Baja California luxury developments go from boom to bust
The condo in the Palacio del Mar development just south of Mexico’s Rosarito Beach spares no luxuries. Travertine tile. Stainless steel appliances. A customized wine rack.
Then there’s the view. On one side is the glittering Pacific. On another, just 30 feet away, is the half-completed shell of an adjacent condominium project. The building looks like an abandoned parking garage, with floors of concrete piled atop one another and steel spikes poking out from the floor.
This luxury condo belongs to Dan McNeil, a Phoenix real estate investor who put it up for sale a year ago after the value of his properties above the border tanked. He hasn’t found a buyer yet; this area is littered with vacation units for sale.
“It paints a picture of a depressed economy, depressed conditions. It doesn’t make it look like a happy place to go live or vacation,” McNeil said of his condo’s lifeless neighbor.
These days, many views in northern Baja California feature both sea and skeleton. Up and down the Pacific Coast from the Tijuana border to Ensenada, the concrete-and-steel frames of half-completed luxury towers stretch up into the sky.
Some of these oceanfront properties are surrounded by piles of garbage, fences and rusting beams. Billboards that once advertised swanky real estate developments are now neglected, tatters of ads hanging off them as if they’ve been shredded by a storm.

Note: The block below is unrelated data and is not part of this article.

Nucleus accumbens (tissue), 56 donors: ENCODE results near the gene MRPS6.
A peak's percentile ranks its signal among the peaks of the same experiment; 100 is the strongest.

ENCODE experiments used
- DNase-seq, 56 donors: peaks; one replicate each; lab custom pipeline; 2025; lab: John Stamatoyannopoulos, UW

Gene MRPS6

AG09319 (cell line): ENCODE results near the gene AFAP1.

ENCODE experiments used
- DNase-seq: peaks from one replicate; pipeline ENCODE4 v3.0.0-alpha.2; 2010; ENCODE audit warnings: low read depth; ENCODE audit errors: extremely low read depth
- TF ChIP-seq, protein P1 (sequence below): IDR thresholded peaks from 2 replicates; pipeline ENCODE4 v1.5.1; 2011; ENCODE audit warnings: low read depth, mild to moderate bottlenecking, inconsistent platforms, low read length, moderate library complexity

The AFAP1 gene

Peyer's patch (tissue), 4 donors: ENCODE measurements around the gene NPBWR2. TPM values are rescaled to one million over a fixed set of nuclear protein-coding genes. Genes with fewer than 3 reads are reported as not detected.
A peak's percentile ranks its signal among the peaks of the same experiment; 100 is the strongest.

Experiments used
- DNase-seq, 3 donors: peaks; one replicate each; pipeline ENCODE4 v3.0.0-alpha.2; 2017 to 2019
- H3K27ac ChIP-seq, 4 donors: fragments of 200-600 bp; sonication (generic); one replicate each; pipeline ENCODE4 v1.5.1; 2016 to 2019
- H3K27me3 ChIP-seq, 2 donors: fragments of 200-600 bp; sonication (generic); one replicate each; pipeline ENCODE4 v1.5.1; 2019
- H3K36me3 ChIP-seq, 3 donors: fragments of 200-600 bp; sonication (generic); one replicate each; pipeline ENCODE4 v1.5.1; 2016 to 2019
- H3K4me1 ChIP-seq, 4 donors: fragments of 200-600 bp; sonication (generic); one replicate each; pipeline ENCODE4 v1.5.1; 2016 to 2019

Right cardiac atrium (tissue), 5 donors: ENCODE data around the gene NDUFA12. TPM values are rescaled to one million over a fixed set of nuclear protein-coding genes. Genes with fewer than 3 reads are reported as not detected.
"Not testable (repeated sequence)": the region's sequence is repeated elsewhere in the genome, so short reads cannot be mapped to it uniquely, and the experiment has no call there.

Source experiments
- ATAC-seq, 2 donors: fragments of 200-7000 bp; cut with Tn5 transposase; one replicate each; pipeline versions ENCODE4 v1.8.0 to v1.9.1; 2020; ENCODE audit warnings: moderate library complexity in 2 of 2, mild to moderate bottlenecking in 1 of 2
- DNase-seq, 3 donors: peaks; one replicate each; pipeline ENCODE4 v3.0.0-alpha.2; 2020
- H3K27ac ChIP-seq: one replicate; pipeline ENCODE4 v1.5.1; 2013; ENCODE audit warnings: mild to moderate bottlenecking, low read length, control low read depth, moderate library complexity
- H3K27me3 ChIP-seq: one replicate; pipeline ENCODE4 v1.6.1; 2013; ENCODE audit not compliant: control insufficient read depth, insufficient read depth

This area, about 30 miles south of San Diego, is one more casualty of the U.S. housing boom and bust. As U.S. real estate values inflated during the bubble, American homeowners pulled equity from their properties and put down hefty deposits on vacation homes in planned developments in Baja, driving up prices here. Many of those purchasers were speculators hoping to resell their units before construction was finished.
When the U.S. bubble burst, buyers vanished. So did financing. Some owners walked away, and cash-strapped developers halted projects midway. Thousands of Baja properties are now for sale or for rent, or are only half completed. Real estate experts estimate that prices have fallen 25% to 30% since the peak.
“It was a gold mine to build a big tower on the beach, but once the market tanked, all of a sudden everyone wanted out,” said Jean-Paul de Kervor, chief executive of Maquila Properties Inc., a consulting firm in Baja California.
News of narco killings involving Mexican drug gangs in Baja is also keeping buyers and renters away.
“It’s a double whammy: Mexico is tied to the U.S. economy, then you have the added fear factor of what people read about the drug war,” said Brian Flock of Flock Dream Homes, which sells real estate in San Diego and Baja.
Many American buyers in Baja put 30% to 40% down, which is typical in Mexico, with the balance due upon the completion of construction. Now that the condos are finished, many purchasers don’t have the cash or credit to close their deals, said Kathy Katz, co-owner of Baja Real Estate Group, which represents two of the largest developments on the coast.
“At the time, the demand was there -- we sold out. But now about half the people have pulled out,” Katz said as she walked past squares of Italian porcelain, a tarp and a wheelbarrow in a luxury condo in the Palacio del Mar development.